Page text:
Soldier’s Number – Andrew Mather

“Soldier’s Number”…is most certainly a product of its time. It stands as something of a symbol that, even amidst the racial tension, misogyny or other general behavioral norms we have since attempted to evolve past, there still existed people of both colors in a, admittedly tense, union. A lot of the comments on the black man in “Soldier’s Number” reads as condescending, like people praising children, but there are signs of open-mindedness here and there. It’s….something.

Compared to “The New Freewoman”, the obvious difference between the two is the contrasting focuses. “Freewoman” focuses on the individual and identity, while “Soldier’s Number” focuses largely on duty. Admittedly, the latter is a magazine for soldiers as opposed to the army-banned sex, the difference stands. “Freewoman” also comes across as less organized, with no real theme between the stories.

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3 thoughts on “Soldier’s Number – Andrew Mather

  1. First of all, thank you for posting, Andrew! I guess the rest of Group B forgot for some reason. You da’ man.

    Regarding the reading, I think your analysis was very good. I agree completely in that the “Soldier’s Number” seemed like a much more thought out and thematically centralized. Maybe it had a better editor, or maybe there were just more writings to choose from. Maybe even the “Freewoman” seemed somewhat scattered because it was transitioning from a feminist magazine to a more individualistic magazine. Who knows? Anyways, great point.

    It also was interesting to see the select parts of racial union in the writings. I honestly hadn’t noticed just how few and far between these sections/lines were, but having you highlight it made a big difference. So for that, thank you. I reread the selections I looked at with a new mindset after reading your post (I read like four on Friday and then reread after you posted).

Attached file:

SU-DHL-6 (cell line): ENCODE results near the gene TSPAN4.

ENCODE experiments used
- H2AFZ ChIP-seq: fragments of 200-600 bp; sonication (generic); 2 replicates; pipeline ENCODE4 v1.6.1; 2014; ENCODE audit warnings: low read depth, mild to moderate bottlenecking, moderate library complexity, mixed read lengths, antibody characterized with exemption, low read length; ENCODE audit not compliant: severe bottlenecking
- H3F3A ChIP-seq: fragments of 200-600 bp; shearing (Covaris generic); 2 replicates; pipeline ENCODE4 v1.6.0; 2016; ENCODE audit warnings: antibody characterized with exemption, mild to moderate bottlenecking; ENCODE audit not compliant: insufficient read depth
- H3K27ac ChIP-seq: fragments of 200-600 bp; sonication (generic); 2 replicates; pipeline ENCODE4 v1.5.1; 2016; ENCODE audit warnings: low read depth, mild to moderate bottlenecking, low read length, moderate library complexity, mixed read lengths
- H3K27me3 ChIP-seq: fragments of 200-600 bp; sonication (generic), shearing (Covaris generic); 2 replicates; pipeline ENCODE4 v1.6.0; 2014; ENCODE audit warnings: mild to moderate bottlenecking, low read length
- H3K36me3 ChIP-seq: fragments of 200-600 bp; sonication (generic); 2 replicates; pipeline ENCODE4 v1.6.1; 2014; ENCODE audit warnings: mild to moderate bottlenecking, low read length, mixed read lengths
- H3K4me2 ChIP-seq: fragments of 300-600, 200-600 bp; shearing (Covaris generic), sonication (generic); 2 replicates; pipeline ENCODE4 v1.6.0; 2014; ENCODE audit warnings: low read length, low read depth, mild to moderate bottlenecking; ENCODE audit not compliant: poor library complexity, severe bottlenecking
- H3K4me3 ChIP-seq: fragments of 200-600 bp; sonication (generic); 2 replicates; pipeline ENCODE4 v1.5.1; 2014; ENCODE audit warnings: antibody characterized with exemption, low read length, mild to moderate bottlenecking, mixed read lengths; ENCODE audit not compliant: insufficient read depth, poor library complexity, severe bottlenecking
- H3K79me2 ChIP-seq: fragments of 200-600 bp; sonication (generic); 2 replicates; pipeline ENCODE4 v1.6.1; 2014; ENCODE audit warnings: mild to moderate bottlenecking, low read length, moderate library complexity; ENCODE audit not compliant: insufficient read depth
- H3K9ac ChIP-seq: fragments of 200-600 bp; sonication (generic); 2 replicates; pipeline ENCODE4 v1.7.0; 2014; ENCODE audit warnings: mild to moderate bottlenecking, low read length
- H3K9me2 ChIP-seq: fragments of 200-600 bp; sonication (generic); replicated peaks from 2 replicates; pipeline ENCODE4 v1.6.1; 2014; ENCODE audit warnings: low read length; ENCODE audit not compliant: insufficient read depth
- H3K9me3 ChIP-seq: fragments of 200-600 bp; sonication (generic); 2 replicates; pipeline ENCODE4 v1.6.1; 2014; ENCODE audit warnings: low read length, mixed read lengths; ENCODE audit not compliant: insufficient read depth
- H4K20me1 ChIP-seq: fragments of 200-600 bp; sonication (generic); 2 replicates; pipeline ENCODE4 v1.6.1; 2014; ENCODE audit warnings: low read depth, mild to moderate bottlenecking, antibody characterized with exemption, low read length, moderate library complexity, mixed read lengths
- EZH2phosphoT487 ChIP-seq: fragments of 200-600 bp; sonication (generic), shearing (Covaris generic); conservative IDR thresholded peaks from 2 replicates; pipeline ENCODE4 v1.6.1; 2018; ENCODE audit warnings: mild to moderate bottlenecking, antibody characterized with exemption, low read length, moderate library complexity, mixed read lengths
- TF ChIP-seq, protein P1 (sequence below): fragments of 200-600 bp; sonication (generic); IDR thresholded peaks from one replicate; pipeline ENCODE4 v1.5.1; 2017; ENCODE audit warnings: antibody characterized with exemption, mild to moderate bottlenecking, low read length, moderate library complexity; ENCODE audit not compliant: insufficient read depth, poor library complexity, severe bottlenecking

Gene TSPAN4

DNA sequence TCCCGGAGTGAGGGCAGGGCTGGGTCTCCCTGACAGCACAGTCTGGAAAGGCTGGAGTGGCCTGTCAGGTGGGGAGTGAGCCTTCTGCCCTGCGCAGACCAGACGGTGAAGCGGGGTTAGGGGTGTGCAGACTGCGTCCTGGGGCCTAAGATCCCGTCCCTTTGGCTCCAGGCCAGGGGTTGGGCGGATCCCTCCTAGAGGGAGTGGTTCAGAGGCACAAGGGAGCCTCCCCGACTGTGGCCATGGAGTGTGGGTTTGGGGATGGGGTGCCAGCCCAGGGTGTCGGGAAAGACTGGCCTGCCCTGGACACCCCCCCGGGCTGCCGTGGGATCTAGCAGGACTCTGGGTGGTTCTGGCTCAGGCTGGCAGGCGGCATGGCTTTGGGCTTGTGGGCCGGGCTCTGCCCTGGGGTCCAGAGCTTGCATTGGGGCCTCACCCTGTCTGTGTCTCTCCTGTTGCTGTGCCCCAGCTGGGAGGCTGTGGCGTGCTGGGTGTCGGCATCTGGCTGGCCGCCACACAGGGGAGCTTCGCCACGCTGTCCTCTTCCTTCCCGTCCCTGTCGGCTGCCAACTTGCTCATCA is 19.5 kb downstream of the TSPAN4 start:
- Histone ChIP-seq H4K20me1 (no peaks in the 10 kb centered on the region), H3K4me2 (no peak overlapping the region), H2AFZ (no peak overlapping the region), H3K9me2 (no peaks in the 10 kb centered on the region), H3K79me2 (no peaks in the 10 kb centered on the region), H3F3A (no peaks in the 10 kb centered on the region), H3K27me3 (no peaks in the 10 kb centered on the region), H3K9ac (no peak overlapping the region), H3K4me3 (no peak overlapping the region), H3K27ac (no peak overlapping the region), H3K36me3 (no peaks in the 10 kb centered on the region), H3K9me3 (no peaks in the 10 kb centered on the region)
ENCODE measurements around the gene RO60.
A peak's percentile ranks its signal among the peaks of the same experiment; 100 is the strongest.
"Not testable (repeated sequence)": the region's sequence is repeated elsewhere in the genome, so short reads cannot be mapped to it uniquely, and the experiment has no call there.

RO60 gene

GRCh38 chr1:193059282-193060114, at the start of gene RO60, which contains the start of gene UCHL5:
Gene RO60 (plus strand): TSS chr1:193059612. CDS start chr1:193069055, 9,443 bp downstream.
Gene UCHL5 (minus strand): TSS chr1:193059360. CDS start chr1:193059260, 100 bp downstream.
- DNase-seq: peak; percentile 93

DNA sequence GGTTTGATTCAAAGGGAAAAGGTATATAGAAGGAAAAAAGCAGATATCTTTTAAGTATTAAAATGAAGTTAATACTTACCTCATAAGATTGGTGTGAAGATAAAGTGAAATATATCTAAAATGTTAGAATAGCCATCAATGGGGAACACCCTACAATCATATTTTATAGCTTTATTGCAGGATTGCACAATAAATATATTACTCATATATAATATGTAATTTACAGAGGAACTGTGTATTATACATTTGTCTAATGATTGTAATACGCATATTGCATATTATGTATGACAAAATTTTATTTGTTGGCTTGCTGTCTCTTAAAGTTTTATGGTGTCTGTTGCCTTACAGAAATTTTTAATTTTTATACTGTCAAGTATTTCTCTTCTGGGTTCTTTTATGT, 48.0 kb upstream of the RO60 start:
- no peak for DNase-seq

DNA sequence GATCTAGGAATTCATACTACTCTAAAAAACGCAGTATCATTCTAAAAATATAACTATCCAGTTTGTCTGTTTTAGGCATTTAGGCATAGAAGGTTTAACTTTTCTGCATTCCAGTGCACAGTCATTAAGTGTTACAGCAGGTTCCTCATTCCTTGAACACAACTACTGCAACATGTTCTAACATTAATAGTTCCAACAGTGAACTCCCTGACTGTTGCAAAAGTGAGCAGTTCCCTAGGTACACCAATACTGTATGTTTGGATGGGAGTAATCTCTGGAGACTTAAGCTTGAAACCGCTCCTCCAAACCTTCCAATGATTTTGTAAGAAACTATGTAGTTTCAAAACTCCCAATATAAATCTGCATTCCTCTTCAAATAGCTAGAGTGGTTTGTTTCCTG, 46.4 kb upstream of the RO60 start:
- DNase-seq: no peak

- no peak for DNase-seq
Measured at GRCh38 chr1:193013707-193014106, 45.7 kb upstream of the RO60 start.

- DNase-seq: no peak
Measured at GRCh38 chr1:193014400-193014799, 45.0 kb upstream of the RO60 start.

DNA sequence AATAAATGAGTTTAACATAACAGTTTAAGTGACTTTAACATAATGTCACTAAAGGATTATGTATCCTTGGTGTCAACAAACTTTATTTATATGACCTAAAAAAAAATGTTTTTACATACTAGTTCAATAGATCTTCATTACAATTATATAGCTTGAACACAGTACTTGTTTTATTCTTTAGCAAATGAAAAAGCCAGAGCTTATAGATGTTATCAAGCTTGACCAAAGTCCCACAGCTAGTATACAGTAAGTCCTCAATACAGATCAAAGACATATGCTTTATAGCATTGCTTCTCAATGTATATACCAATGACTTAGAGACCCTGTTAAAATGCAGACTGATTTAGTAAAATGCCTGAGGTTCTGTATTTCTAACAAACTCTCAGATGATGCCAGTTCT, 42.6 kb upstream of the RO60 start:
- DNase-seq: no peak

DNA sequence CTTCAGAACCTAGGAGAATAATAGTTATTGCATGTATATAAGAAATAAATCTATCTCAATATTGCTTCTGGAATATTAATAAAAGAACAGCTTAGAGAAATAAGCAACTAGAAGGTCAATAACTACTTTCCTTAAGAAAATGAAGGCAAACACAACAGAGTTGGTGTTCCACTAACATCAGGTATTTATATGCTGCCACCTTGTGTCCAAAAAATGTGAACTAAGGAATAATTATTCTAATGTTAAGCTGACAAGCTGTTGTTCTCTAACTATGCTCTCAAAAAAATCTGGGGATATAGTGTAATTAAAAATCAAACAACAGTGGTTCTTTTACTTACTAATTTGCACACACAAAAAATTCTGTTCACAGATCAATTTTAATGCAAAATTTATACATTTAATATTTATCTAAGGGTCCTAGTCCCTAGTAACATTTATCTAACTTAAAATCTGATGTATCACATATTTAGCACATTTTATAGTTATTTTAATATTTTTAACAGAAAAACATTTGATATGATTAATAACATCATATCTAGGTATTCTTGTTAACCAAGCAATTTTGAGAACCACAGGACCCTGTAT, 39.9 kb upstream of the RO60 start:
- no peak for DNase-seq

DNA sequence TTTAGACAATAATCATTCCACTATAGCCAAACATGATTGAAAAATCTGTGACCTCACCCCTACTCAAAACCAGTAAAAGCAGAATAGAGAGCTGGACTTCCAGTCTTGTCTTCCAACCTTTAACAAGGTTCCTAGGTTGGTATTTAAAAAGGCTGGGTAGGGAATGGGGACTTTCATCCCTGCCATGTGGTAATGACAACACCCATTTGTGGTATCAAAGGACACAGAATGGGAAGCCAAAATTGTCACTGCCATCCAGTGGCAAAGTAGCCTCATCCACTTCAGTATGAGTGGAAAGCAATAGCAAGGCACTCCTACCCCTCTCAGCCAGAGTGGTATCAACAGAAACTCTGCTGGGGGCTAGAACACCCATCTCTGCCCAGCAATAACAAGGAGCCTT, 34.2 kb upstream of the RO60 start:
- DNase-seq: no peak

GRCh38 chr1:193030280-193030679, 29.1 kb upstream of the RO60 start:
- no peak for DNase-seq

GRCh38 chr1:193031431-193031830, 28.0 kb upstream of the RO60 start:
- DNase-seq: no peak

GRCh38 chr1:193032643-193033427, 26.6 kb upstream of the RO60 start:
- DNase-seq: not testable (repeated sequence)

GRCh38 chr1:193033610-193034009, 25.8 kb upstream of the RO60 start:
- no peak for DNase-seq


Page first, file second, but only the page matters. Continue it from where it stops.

Very good analysis. Thanks again for the post!

    – Jesse Haynes

  2. Great analysis Andrew, and Jesse. I would like to contribute how the word ”negro” and ”colored” appear all around ”Soldier’s Number”. I believe these words only serve to increment the racial difference. Why not call them Americans? It is a product of its time as aforementioned, where racial difference was very prominent, this magazine was one of many baby steps taken forward for racial equality to exist. “Soldier’s Number” is much more organized than ”Freewoman”, and much easier to read. This historical pieces are very entertaining to read, and are filled with factual content. This is one of the reasons why archives are so important in the present.

    Thank you for the post!
    Kevin Kim.

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